Strong rupee helps Indians buy homes in London for cheaper
Indian luxury home buyers found it cheaper to buy homes in London than the previous year.
- Indians found London luxury homes cheaper by 14% than the previous year.
- Property prices in London declined by 6%.
- Indian investors had the second highest purchasing power for properties in London
Strengthening of Indian rupee has made sure that Indian buyers pay purchase homes for 14% cheaper in London.
A report by Knight Frank Global Currency report on Thursday said that luxury homes bought by Indians in London in the March ending quarter of 2017 were significantly cheaper as compared to the same period last year courtesy the strengthening value of the Indian Rupee (INR) against the Great Britain Pound (GBP).
“A parallel analysis of property prices in London between January 2016 and December 2016 showed that luxury homes in the British capital was 20.4% cheaper for INR denominated investors,” the report said.
It attributed the strengthening of the rupee to Britain’s decision to break away from the European Union (EU) in 2016.
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“The weakening pound in the wake of events such as Brexit made properties in London 14.1% cheaper for INR denominated investors. As a result Indian investors had the second highest purchasing power for properties in London only behind the Russian Ruble denominated investors,” the report said.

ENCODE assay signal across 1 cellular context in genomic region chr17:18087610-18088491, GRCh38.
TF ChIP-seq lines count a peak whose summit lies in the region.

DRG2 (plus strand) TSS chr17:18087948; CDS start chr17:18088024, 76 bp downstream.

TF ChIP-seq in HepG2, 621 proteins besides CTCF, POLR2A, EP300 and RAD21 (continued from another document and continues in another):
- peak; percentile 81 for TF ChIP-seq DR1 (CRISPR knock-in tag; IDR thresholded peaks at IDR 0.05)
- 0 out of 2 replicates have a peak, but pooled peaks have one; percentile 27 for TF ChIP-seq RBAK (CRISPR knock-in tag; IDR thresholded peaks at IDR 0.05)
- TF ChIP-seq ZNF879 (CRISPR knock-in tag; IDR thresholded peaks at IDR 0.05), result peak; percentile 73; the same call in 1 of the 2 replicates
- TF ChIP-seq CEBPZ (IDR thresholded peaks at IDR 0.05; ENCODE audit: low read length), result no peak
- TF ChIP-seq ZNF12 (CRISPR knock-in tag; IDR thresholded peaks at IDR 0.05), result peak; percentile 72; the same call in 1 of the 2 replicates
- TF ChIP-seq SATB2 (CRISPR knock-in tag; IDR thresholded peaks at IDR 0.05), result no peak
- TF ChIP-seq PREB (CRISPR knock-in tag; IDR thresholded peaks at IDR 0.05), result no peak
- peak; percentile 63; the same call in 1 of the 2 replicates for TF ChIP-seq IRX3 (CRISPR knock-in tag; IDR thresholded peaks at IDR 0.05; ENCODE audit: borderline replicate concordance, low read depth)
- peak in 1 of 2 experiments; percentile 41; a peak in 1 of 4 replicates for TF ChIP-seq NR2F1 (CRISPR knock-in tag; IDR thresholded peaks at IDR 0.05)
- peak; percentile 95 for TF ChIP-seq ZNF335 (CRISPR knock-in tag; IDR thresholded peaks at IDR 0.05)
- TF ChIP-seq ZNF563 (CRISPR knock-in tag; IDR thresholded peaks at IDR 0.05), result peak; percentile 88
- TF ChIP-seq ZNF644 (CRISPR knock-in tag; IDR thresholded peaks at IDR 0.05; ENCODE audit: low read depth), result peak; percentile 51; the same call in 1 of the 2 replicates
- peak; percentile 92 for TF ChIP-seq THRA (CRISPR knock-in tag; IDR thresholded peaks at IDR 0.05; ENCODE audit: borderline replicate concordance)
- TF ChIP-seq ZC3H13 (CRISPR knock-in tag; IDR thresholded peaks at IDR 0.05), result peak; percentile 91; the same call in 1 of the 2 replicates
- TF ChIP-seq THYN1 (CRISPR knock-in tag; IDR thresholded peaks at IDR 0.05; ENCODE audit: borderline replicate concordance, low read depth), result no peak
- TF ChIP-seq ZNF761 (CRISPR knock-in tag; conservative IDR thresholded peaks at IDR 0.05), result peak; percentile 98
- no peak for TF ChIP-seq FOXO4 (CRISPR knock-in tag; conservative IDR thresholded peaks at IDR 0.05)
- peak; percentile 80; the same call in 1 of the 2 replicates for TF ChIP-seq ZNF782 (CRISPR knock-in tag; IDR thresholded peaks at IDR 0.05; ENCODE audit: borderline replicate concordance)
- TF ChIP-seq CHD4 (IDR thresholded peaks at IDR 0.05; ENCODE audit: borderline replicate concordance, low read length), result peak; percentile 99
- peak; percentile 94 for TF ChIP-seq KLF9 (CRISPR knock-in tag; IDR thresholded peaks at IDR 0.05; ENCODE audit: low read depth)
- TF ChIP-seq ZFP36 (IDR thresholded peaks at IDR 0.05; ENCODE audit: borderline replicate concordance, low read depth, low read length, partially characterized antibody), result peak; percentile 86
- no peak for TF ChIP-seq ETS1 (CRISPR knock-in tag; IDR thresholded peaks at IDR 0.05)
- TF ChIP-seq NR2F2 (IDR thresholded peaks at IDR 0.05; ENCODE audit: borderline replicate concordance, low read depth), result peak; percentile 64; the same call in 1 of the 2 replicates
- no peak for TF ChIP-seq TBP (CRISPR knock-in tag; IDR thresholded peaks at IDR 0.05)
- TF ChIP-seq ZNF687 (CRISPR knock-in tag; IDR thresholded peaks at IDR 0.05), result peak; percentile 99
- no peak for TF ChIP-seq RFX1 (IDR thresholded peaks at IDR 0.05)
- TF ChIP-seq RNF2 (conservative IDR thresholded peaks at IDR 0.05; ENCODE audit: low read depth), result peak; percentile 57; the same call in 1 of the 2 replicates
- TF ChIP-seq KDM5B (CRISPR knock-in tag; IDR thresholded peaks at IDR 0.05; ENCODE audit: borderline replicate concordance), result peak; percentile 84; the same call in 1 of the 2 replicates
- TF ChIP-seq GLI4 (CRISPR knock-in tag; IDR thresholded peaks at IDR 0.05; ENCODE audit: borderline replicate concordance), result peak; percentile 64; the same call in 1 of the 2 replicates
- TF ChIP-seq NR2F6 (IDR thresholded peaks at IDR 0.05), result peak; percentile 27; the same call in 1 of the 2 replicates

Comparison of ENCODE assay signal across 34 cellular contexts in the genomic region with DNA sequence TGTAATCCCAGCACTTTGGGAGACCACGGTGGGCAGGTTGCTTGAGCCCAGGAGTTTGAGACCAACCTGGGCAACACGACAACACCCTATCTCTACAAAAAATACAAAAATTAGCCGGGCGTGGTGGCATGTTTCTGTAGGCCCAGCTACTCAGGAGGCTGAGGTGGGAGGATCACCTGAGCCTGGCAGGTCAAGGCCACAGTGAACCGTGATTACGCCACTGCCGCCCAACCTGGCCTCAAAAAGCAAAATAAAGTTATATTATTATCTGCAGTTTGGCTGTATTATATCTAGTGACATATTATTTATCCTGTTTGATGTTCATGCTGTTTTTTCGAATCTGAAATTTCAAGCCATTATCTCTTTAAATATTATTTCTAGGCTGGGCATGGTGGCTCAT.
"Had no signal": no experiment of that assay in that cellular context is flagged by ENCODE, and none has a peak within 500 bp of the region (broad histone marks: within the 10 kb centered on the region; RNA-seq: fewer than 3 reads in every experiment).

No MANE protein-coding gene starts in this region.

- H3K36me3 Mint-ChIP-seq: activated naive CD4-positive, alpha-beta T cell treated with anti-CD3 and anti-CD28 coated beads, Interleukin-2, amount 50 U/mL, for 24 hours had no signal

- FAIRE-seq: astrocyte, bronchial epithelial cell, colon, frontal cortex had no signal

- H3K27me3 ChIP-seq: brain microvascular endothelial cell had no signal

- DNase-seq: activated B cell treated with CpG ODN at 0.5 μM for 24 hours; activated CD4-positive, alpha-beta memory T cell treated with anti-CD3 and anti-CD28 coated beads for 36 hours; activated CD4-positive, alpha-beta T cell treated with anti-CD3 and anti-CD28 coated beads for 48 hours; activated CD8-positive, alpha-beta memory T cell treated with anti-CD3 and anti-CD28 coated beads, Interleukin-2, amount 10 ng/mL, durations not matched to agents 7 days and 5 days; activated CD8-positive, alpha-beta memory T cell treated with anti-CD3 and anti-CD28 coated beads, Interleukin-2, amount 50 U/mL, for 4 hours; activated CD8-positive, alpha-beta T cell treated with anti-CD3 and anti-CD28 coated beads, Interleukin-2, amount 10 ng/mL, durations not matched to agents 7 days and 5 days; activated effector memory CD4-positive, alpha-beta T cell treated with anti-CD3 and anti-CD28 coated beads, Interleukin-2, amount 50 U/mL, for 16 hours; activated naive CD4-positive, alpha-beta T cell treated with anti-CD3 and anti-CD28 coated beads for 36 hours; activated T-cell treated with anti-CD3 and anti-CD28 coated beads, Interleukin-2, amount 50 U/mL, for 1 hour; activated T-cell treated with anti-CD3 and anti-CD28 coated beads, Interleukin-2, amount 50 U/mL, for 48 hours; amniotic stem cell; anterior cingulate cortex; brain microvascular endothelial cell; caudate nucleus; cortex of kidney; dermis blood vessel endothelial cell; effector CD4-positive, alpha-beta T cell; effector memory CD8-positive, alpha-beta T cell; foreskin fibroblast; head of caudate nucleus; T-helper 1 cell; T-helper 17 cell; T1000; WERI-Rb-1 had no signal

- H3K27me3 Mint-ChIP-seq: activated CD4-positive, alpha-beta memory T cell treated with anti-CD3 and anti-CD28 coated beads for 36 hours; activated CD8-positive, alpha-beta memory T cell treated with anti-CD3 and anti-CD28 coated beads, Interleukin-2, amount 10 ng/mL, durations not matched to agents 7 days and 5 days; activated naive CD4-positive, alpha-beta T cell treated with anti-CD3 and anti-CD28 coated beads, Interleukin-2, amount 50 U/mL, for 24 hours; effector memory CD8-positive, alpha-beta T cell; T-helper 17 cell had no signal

“Traditionally Indians have had a penchant for buying properties in London. Over the past couple of years the Indian currency has significantly strengthened against major global currencies on the back of some significant reforms. To top it up geopolitical developments in the UK starting from the Brexit had its bearing on the property market with decline in prices close to 6%,” said Dr. Samantak Das, chief economist and National Director, Knight Frank India.
The rupee was touching the Rs 66 mark against the dollar value in March this year; while the Great Britain Pound (GBP) was trading near GBP 1.2 against the US dollar, as per data from Trading Economics.
“Until the March-ending quarter of 2017 the Indian currency appreciated by 14.1% against the Pound Sterling in comparison to the same period last year. But when compared to June 23 2016, the day of the Brexit referendum, the Indian currency was stronger by 18.7% until Q1 2017. That explains why Indians now regard property purchases more attractive in London,” Das added.
Although the rupee is currently on a depreciating trend it had hit a ‘two-year’ high earlier in August amid heavy selling of dollars by foreign banks with the central bank decision to cut interest rates. It is currently hovering around Rs 64 against the dollar rate.
The dollar had briefly hit a 15-month low against the basket of major currencies on August 1.